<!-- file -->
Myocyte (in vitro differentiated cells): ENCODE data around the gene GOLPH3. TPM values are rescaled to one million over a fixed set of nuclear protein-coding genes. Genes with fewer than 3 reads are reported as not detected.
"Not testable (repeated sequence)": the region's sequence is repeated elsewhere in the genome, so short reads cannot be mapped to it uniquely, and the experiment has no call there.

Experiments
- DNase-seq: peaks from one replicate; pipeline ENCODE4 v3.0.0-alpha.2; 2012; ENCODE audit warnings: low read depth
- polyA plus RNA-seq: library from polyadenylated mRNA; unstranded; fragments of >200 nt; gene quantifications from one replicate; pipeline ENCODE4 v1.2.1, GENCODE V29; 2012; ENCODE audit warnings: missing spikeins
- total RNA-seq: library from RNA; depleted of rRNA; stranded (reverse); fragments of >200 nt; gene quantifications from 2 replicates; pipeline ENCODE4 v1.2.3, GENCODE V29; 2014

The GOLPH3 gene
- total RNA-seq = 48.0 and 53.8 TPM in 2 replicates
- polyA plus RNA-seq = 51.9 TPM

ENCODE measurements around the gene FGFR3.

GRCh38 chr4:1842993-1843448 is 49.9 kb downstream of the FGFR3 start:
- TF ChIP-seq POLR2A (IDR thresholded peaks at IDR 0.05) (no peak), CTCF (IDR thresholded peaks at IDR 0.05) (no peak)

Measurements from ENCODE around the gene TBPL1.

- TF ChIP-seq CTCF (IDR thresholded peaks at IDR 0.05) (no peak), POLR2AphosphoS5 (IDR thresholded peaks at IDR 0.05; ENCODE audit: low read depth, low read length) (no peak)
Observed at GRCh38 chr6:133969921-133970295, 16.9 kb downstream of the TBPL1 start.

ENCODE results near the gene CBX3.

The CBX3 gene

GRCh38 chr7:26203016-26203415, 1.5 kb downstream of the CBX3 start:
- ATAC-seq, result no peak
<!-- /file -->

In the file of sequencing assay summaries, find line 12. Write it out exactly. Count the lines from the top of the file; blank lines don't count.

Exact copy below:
- TF ChIP-seq POLR2A (IDR thresholded peaks at IDR 0.05) (no peak), CTCF (IDR thresholded peaks at IDR 0.05) (no peak)